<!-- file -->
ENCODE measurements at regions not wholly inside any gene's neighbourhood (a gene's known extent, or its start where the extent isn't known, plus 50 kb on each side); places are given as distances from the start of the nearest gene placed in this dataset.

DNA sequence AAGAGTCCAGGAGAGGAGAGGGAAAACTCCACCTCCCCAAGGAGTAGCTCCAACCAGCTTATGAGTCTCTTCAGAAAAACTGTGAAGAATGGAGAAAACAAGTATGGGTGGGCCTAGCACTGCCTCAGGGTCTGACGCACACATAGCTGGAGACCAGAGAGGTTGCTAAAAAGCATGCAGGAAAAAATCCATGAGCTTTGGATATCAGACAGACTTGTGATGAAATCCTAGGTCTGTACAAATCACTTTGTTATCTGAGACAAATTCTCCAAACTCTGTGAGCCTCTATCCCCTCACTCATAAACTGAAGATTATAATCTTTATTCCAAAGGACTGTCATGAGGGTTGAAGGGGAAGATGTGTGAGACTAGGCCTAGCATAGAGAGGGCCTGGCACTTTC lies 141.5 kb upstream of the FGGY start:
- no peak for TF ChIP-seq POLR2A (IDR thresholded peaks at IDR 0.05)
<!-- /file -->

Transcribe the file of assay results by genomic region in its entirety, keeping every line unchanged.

ENCODE measurements at regions not wholly inside any gene's neighbourhood (a gene's known extent, or its start where the extent isn't known, plus 50 kb on each side); places are given as distances from the start of the nearest gene placed in this dataset.

DNA sequence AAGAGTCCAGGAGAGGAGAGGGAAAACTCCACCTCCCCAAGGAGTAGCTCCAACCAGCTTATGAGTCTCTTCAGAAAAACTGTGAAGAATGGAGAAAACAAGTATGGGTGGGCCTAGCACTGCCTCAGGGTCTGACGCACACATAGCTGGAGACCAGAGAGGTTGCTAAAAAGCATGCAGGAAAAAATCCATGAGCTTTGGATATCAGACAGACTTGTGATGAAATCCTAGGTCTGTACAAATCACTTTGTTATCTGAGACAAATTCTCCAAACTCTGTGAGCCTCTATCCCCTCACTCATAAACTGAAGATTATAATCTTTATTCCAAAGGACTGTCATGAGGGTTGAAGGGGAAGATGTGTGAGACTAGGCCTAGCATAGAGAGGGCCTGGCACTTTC lies 141.5 kb upstream of the FGGY start:
- no peak for TF ChIP-seq POLR2A (IDR thresholded peaks at IDR 0.05)